4.5.2 RSVP

RSVP is a soft state signaling protocol [RFC-2205]. It supports receiver initiated establishment of resource reservations for both multicast and unicast flows. RSVP was originally developed as a signaling protocol within the integrated services framework for applications to communicate QoS requirements to the network and for the network to reserve relevant resources to satisfy the QoS requirements [RFC-2205].
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   Under RSVP, the sender or source node sends a PATH message to the
   receiver with the same source and destination addresses as the
   traffic which the sender will generate.  The PATH message contains:
   (1) a sender Tspec specifying the characteristics of the traffic, (2)
   a sender Template specifying the format of the traffic, and (3) an
   optional Adspec which is used to support the concept of one pass with
   advertising" (OPWA) [RFC-2205].  Every intermediate router along the
   path forwards the PATH Message to the next hop determined by the
   routing protocol.  Upon receiving a PATH Message, the receiver
   responds with a RESV message which includes a flow descriptor used to
   request resource reservations.  The RESV message travels to the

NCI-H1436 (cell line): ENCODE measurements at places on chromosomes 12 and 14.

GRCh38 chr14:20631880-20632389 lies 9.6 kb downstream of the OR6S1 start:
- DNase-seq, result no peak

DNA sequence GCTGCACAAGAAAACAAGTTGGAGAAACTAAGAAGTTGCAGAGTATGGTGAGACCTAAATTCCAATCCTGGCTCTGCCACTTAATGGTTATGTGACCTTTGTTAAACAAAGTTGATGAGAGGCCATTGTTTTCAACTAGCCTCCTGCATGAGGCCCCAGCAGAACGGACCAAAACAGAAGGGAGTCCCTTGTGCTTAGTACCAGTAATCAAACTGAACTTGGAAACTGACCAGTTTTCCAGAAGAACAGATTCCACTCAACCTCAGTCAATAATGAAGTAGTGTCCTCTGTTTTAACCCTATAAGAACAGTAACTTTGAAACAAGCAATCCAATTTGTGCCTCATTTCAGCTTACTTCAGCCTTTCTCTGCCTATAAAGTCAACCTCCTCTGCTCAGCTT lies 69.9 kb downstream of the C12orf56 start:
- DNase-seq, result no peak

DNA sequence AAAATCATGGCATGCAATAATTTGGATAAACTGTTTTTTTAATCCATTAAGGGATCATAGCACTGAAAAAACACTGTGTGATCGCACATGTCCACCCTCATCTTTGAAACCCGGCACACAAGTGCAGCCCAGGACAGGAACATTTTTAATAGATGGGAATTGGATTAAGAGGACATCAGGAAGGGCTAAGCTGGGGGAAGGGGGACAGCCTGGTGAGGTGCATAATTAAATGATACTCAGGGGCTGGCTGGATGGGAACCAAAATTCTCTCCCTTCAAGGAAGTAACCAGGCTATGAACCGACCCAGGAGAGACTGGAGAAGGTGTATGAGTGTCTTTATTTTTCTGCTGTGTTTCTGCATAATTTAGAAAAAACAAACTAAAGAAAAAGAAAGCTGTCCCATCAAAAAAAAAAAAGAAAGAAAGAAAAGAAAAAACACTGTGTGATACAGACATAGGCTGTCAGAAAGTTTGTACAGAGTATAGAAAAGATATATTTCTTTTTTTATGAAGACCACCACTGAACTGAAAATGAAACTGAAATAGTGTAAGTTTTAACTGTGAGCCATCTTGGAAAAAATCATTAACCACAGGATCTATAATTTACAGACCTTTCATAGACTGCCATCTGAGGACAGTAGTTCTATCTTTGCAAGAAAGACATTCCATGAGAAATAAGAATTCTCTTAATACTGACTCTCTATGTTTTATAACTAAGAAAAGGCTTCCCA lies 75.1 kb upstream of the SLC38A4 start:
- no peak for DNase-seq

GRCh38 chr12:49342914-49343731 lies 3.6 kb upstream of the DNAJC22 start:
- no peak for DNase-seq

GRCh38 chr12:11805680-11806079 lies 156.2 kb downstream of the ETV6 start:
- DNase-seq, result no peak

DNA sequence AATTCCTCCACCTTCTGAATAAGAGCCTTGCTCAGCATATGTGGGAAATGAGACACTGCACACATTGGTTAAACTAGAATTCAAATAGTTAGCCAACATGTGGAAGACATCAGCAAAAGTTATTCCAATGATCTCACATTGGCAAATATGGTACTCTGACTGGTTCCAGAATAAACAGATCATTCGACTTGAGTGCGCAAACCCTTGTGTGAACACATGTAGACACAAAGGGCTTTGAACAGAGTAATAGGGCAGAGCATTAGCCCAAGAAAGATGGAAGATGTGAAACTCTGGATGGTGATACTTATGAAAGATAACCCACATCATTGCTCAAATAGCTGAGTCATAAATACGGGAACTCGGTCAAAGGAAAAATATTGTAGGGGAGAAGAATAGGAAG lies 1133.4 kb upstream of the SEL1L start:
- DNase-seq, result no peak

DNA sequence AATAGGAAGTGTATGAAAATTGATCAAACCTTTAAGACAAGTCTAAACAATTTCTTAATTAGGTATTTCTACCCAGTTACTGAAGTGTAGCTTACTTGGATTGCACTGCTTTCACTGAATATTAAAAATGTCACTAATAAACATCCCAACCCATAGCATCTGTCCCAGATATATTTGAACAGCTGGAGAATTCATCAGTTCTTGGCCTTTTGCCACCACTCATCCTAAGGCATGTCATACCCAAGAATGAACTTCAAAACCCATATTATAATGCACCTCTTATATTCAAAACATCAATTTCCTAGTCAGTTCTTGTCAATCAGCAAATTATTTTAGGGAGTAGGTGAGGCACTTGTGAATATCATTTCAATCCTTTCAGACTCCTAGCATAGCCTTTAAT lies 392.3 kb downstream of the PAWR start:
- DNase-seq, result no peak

sender or source node in the opposite direction along the path that
   the PATH message traversed.  Every intermediate router along the path
   can reject or accept the reservation request of the RESV message.  If
   the request is rejected, the rejecting router will send an error
   message to the receiver and the signaling process will terminate.  If
   the request is accepted, link bandwidth and buffer space are
   allocated for the flow and the related flow state information is
   installed in the router.

   One of the issues with the original RSVP specification was
   Scalability.  This is because reservations were required for micro-
   flows, so that the amount of state maintained by network elements
   tends to increase linearly with the number of micro-flows.  These
   issues are described in [RFC-2961].

   Recently, RSVP has been modified and extended in several ways to
   mitigate the scaling problems.  As a result, it is becoming a